Due to quite a few requests, I will be covering royal Christmas traditions for the month of December in my History Bites! These in no way will be in depth studies but rather a brief overview of each dynasties notable Christmas and holiday traditions. This week we will be looking at Tudor and Stuart Christmas traditions, as both dynasties were made up of strong characters who certainly made the holiday season their own. Beginning with William I’s coronation on Christmas Day in 1066, the medieval English monarchs took Christmas very seriously and hosted lavish and expansive celebrations!
Even to this day, the British Royal Family still attends church on Christmas Day (currently at Sandringham). Because this is a constant throughout the centuries, I won’t be discussing religious celebration unless they are quite notable and out of the ordinary.
Tudor Christmas Traditions
Like much of the rest of the Tudor year, the Christmas season centred largely around feasting. One established feasting tradition in Henry VIII’s court was the presentation of a boar’s head to the monarch’s table, with singing and ceremony of course. (I’ve never had boar’s head, but maybe it makes it taste better?…) In Elizabeth I’s time, the boar’s head was presented in a procession that featured this carol, “The Boar’s Head in hand bring I /With garlands gay and rosemary, /I pray you all sing merrily”. (Archer, A Royal Christmas, “Tudor and Medieval Christmases”) Because Henry VIII and his children were all incredibly concerned with the image of the monarchy, providing a sumptuous and lavish feast to the court was a necessary medieval PR move.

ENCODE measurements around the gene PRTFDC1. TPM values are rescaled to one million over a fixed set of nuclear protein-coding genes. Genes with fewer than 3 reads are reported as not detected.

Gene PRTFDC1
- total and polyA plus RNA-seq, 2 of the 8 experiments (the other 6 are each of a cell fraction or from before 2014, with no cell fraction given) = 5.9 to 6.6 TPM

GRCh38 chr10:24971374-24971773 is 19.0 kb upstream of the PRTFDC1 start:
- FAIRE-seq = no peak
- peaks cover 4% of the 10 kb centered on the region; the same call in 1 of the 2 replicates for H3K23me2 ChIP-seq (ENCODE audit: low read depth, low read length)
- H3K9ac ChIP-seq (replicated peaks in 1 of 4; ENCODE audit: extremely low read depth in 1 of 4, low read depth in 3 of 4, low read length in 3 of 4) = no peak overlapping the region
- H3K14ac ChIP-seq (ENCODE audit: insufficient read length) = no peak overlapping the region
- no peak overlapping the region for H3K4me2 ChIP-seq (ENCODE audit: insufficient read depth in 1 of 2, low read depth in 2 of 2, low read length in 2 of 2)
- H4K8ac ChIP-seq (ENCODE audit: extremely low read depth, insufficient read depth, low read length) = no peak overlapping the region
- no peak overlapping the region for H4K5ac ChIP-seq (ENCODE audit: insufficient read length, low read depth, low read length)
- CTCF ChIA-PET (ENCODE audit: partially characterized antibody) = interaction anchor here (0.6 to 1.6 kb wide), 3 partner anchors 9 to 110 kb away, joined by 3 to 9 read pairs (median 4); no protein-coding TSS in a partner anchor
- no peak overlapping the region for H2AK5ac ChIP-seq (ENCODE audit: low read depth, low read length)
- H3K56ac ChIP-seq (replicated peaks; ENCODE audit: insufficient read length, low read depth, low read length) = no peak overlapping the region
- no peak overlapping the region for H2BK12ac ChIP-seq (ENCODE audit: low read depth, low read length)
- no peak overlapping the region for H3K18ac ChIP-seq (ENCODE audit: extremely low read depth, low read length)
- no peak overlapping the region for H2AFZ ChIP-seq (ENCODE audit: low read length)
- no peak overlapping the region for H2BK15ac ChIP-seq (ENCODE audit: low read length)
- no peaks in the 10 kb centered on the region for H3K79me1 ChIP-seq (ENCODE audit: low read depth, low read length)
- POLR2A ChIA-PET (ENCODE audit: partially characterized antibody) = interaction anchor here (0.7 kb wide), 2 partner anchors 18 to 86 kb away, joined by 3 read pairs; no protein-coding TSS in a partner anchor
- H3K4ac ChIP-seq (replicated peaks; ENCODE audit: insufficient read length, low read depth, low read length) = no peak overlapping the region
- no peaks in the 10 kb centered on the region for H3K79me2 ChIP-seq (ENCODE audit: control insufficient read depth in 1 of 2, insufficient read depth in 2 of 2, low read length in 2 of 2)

Gifting was also the other prominent Tudor Christmas tradition- subjects would presents their gifts to the monarch, who would present his or her gifts in return. The King/ Queen would receive incredible gifts from their nobles, including jewels, intricately bound books, weapons, tapestries and more. “It was in the reign of Henry VIII that the formal court ceremony of giving New Year’s gifts developed” (Cooling, A Royal Christmas, p.33), which shows that the festivities did truly span the holiday season, rather than simply Christmas Day itself.
Stuart Christmas Traditions
The Stuart dynasty is my favourite, and sadly, they are always overlooked for their earlier, Tudor cousins. (THEY ARE JUST AS INTERESTING, GUYS, EVEN MORE SO.) The most notable holiday tradition was that of the Christmas masque, what we now know as pantos or holiday plays. James I/Vi was known for his elaborate masques throughout the year, the holiday masques were the biggest and best! “… the court poet Ben Jonson and the architect and designer Inigo Jones collaborated on the production… Members of the royal family would frequently take part in masques, which were usually staging at the Banqueting House at Whitehall”. (Cooling, A Royal History, p.85) Yes, the same Banqueting Hall, I am very excited to visit. In case you are wondering, I will be asking them about it…
Sadly, the traditions largely died with the grump himself, Oliver Cromwell. They were somewhat revived at Charles II’s Restoration court, but not to the same degree as before. I like to think of the Stuart dynasty as Stuart Part A, and Stuart Part B, as the Commonwealth under Cromwell and the Parliamentarians in the middle really cut through royal traditions.
Would you have enjoyed these Tudor and Stuart Christmas traditions?